Porter's poignant, powerful documentary is both a tribute to a living legend and a call to action arguing that the work of fighting racial injustice isn't done. Those who've read March, watched Selma, taken a civil rights history course, or visited the National Museum of African American History and Culture may know a bit (or a lot) about the sharecroppers' son from Troy, Alabama, who preached to chickens, helped found SNCC, orchestrated sit-ins, was an inaugural Freedom Rider, marched alongside Dr. King, and outlived every other speaker from the March on Washington. For those in that position, some of what's in Porter's documentary may not be new -- but it's still important to remember, reflect upon, and take to heart as the United States' struggles around social justice continue.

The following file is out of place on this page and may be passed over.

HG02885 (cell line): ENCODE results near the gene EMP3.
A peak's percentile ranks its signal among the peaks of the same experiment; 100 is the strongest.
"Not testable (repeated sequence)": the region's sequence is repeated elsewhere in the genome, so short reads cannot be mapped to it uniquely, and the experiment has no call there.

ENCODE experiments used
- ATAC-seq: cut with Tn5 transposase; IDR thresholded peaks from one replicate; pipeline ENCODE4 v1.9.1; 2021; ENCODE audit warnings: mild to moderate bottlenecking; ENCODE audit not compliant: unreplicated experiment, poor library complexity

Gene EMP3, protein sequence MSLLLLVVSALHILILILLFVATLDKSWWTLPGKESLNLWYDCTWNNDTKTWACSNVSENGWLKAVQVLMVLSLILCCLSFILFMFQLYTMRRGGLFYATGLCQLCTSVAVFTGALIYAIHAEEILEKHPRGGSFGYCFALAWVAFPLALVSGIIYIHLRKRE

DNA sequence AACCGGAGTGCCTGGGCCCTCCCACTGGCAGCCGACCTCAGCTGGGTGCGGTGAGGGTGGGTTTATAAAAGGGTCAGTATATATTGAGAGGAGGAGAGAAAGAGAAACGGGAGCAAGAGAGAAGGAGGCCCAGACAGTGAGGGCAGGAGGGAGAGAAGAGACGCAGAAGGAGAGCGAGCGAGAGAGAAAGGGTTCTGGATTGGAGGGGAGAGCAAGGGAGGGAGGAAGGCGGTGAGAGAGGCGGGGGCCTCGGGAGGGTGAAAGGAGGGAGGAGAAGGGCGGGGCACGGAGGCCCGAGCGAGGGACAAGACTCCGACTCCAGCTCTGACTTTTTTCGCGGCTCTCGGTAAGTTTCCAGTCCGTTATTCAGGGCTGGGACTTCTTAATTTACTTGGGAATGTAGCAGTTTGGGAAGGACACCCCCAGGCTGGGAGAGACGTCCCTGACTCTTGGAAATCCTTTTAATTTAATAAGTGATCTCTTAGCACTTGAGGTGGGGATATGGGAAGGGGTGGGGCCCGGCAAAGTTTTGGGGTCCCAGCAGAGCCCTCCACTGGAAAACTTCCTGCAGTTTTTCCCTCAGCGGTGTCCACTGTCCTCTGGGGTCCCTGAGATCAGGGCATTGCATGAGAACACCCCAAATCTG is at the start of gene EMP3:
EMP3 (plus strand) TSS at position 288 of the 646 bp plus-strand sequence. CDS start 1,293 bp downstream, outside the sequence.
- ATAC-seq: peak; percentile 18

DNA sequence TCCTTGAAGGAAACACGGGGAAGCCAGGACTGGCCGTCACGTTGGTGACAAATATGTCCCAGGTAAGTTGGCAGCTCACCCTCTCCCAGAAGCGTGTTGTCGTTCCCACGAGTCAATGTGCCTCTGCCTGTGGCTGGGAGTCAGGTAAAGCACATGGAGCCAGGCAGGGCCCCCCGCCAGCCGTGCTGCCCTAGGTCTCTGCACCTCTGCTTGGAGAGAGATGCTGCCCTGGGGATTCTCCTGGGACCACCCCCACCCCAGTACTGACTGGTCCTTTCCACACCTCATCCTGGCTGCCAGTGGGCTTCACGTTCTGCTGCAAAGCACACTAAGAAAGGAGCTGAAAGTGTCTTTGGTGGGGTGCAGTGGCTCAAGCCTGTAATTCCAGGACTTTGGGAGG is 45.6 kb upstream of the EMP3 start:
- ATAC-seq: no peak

Lewis' ascendancy from a young activist who was arrested dozens of times to one of the country's preeminent Black politicians is inspiring and impressive. His story brings to life the quote he has hanging in his office: "Hands that once picked cotton can now pick presidents." It may be hard for some to believe, but Jim Crow laws, segregation, and overt voter suppression (poll taxes, tests, intimidation) weren't that long ago. Lewis has made it his life's mission to remind everyone that even though the United States may have abolished some of its most egregious anti-Black laws, there is still plenty of injustice and inequality to fight. Frankly, John Lewis: Good Trouble is timelier than ever, and it's an educational testament to Lewis' place in American history.